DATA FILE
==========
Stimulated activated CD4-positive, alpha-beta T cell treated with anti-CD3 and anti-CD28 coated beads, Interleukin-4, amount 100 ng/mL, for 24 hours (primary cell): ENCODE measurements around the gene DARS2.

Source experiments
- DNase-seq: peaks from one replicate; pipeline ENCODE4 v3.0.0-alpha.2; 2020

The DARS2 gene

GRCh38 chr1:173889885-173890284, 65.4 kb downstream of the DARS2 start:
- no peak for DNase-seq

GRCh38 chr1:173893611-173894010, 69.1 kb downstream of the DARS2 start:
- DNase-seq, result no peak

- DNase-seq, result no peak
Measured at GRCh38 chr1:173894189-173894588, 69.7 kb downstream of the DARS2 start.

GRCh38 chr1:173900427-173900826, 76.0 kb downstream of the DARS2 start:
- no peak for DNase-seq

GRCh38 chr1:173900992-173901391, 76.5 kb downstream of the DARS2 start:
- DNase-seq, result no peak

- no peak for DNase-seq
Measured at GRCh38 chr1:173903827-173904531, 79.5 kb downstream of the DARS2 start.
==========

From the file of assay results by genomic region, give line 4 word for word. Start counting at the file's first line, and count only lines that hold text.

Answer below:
The DARS2 gene